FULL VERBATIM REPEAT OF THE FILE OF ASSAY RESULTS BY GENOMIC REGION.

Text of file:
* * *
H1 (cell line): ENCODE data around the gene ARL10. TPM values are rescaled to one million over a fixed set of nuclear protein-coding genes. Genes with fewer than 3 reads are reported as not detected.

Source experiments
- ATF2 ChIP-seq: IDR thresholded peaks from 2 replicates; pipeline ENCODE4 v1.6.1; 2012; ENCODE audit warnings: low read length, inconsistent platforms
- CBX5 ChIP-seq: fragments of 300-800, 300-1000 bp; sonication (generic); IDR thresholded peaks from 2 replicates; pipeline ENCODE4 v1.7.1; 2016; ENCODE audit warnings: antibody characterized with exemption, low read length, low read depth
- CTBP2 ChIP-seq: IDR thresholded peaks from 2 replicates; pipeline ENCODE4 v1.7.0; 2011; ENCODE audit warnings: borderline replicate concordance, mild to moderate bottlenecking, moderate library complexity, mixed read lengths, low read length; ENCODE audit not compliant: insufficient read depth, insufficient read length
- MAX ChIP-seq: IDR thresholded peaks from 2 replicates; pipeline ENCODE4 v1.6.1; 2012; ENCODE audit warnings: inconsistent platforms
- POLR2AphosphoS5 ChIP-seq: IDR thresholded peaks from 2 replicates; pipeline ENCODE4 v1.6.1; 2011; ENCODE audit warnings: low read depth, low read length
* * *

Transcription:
H1 (cell line): ENCODE data around the gene ARL10. TPM values are rescaled to one million over a fixed set of nuclear protein-coding genes. Genes with fewer than 3 reads are reported as not detected.

Source experiments
- ATF2 ChIP-seq: IDR thresholded peaks from 2 replicates; pipeline ENCODE4 v1.6.1; 2012; ENCODE audit warnings: low read length, inconsistent platforms
- CBX5 ChIP-seq: fragments of 300-800, 300-1000 bp; sonication (generic); IDR thresholded peaks from 2 replicates; pipeline ENCODE4 v1.7.1; 2016; ENCODE audit warnings: antibody characterized with exemption, low read length, low read depth
- CTBP2 ChIP-seq: IDR thresholded peaks from 2 replicates; pipeline ENCODE4 v1.7.0; 2011; ENCODE audit warnings: borderline replicate concordance, mild to moderate bottlenecking, moderate library complexity, mixed read lengths, low read length; ENCODE audit not compliant: insufficient read depth, insufficient read length
- MAX ChIP-seq: IDR thresholded peaks from 2 replicates; pipeline ENCODE4 v1.6.1; 2012; ENCODE audit warnings: inconsistent platforms
- POLR2AphosphoS5 ChIP-seq: IDR thresholded peaks from 2 replicates; pipeline ENCODE4 v1.6.1; 2011; ENCODE audit warnings: low read depth, low read length